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The New York Times

Show Your Love With Dried Flowers

By Morrigan McCarthy / February 6, 2021

With lush textures and a smaller carbon footprint than their fresh counterparts, dried floral bouquets have been making a comeback the past few years.

When you think of Valentine's Day traditions, red roses probably top the list, along with a box of chocolates or a meal at a cozy restaurant. But no one needs to be reminded that this year has been anything but traditional. Maybe this Valentine’s Day is a good excuse to lean into the untraditional and try something fresh. Er, not fresh, as the case may be.

Dried florals have been making a comeback the past few years, thanks in part to their typically smaller carbon footprint than their fresh counterparts, which are often shipped long distances in refrigerated trucks or planes.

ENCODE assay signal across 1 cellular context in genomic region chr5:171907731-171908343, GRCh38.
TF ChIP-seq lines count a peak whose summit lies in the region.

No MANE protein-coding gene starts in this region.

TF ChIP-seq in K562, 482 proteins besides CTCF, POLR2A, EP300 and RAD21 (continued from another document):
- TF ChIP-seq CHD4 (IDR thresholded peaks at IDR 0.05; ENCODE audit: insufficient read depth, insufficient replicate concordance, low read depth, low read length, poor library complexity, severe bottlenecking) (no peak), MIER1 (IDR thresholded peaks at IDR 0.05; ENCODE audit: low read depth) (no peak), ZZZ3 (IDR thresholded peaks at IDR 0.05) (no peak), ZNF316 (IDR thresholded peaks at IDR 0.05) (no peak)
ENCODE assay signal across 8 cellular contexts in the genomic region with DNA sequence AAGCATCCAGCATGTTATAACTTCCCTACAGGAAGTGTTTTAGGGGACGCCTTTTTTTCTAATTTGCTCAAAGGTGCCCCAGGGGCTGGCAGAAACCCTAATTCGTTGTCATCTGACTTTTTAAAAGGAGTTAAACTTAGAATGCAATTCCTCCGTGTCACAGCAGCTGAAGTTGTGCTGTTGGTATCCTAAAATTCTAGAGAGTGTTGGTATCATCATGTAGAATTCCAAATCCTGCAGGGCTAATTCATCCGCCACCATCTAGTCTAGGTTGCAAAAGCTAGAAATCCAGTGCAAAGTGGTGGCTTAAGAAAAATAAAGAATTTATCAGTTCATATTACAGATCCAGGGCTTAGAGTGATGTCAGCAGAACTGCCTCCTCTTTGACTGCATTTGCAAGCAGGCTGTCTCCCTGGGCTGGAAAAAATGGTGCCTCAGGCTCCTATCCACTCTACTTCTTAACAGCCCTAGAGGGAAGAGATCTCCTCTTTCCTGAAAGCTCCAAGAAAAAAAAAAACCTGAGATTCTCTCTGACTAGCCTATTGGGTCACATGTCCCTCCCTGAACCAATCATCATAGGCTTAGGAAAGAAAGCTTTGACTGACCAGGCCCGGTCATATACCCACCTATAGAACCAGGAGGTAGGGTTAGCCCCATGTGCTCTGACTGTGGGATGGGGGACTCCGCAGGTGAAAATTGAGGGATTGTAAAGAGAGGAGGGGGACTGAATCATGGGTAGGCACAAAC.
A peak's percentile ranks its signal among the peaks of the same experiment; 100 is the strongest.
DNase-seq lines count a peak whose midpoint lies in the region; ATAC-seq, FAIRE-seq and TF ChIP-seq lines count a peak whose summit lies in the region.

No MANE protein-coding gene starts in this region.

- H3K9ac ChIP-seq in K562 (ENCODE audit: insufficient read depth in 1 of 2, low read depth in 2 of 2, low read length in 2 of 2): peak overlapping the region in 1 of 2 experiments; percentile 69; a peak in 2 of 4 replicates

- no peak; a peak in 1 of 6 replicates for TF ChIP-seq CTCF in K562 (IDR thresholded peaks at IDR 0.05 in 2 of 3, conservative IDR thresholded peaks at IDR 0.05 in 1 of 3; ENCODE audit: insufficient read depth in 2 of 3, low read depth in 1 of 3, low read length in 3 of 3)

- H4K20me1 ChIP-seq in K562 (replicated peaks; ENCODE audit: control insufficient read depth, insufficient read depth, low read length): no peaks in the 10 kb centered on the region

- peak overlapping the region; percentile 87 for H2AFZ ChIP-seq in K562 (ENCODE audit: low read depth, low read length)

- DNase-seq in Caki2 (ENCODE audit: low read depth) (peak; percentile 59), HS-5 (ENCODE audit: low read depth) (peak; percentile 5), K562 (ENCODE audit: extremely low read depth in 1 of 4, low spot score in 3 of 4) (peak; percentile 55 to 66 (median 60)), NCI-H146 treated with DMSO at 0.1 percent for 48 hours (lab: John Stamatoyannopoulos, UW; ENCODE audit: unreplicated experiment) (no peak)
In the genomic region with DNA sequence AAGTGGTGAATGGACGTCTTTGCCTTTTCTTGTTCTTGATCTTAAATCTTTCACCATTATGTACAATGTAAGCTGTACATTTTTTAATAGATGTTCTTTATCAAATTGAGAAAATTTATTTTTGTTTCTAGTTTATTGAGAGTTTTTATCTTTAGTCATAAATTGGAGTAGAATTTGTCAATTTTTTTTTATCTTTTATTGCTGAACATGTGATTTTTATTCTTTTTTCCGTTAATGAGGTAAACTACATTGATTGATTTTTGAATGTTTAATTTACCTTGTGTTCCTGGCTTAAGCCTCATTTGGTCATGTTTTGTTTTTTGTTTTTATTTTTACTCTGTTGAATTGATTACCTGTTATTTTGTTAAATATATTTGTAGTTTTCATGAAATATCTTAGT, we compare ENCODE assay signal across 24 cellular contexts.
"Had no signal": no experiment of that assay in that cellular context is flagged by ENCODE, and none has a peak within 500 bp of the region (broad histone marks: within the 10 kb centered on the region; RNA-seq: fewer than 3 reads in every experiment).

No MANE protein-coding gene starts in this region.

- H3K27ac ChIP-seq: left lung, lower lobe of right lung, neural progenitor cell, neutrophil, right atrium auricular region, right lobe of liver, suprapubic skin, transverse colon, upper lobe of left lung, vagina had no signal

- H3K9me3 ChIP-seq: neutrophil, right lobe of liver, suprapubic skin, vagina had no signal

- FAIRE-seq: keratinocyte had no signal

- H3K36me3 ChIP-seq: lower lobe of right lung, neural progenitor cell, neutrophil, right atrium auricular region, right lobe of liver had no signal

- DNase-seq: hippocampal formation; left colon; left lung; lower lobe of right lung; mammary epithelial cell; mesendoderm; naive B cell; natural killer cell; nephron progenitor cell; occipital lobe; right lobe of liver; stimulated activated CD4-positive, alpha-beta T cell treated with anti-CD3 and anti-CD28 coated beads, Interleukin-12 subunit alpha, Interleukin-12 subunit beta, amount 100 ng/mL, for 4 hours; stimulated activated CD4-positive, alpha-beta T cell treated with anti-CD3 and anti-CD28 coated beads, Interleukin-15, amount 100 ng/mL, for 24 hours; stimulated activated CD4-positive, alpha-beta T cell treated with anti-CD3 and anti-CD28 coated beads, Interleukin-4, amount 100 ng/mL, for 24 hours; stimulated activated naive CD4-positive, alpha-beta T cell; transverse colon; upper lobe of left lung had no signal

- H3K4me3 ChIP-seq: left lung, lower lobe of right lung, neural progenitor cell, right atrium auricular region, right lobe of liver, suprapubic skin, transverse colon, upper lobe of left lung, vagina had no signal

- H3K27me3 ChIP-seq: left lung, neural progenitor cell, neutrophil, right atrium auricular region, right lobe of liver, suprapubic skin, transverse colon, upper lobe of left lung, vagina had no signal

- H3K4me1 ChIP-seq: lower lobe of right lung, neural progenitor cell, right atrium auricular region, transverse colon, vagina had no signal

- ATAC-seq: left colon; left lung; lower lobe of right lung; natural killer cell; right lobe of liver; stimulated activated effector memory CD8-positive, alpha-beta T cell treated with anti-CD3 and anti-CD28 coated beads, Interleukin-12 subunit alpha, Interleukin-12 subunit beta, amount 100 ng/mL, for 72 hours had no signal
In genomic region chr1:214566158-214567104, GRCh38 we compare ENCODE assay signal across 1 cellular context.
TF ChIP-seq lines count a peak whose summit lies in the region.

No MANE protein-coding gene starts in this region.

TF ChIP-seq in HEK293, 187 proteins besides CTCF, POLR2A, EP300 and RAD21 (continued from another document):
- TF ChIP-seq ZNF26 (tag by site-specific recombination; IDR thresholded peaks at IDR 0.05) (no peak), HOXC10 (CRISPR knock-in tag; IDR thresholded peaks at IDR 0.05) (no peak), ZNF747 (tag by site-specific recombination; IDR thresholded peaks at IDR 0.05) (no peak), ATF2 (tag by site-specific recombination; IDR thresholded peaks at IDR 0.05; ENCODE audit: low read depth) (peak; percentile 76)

“A lot of people have a preconceived notion of what dried florals are,” said Rebecca O’Donnell, owner of The Quiet Botanist, a botanical apothecary and dried flower shop in Hudson, N.Y. But today’s dried bouquets are not the dusty, dull arrangements of the past. Instead, they are all about showing off the lush textures that result from the drying process.

Read the full article here.